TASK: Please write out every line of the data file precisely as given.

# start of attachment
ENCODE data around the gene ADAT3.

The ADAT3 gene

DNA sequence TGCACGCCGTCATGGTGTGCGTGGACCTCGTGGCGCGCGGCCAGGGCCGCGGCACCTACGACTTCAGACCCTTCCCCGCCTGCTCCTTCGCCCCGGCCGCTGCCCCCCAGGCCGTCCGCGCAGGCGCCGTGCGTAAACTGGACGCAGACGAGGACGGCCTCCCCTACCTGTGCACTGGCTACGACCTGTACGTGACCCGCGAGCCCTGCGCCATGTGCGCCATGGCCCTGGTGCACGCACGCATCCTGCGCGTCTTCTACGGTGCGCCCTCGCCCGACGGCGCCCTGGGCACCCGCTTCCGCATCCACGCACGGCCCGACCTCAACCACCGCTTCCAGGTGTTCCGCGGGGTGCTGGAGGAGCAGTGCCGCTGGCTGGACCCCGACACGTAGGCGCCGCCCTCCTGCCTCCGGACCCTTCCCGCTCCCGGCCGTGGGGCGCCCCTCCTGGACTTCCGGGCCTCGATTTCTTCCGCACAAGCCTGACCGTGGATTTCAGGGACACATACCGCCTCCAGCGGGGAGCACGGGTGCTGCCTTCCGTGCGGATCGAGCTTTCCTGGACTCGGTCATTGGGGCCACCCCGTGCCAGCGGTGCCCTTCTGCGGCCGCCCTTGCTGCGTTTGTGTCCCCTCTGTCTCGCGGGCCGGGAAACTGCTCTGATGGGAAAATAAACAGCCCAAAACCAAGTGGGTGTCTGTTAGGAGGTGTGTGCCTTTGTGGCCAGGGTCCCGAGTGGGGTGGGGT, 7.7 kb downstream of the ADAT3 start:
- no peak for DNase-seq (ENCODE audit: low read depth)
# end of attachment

ENCODE data around the gene ADAT3.

The ADAT3 gene

DNA sequence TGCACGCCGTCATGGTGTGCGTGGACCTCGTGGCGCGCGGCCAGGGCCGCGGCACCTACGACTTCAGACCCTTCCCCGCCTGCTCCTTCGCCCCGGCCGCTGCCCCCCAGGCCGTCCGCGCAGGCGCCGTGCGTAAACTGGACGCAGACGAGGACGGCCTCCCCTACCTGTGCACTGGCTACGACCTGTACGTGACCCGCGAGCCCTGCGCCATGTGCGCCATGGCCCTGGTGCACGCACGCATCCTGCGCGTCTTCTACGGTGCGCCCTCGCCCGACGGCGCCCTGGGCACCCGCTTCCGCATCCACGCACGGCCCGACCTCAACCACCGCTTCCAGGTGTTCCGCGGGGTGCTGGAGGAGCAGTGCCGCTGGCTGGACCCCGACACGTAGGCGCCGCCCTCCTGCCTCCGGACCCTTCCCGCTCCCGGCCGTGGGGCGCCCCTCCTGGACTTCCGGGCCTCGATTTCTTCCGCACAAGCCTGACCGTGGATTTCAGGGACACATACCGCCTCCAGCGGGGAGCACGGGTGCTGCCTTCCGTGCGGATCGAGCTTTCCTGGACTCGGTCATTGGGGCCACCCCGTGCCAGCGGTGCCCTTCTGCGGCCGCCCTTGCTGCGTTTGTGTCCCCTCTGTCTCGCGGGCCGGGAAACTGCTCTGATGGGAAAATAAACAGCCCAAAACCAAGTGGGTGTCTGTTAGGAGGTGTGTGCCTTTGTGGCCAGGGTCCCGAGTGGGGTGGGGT, 7.7 kb downstream of the ADAT3 start:
- no peak for DNase-seq (ENCODE audit: low read depth)